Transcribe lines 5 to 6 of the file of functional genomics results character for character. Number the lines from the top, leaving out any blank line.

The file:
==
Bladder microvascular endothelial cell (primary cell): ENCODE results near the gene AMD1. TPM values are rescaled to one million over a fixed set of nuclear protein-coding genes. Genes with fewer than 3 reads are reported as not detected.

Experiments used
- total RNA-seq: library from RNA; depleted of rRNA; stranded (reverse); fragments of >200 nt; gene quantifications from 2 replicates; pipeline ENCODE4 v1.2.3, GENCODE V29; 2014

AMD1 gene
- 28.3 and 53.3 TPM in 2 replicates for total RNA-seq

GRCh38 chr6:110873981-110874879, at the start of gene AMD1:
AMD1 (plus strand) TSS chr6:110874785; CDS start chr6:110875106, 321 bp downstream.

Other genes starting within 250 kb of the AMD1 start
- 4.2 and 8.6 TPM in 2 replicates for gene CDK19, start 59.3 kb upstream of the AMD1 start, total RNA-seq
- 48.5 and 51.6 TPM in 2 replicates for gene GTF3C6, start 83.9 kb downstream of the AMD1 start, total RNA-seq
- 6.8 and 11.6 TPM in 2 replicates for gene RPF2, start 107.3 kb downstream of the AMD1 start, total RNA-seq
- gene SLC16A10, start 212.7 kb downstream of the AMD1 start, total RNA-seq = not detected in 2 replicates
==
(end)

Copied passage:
- 28.3 and 53.3 TPM in 2 replicates for total RNA-seq

GRCh38 chr6:110873981-110874879, at the start of gene AMD1: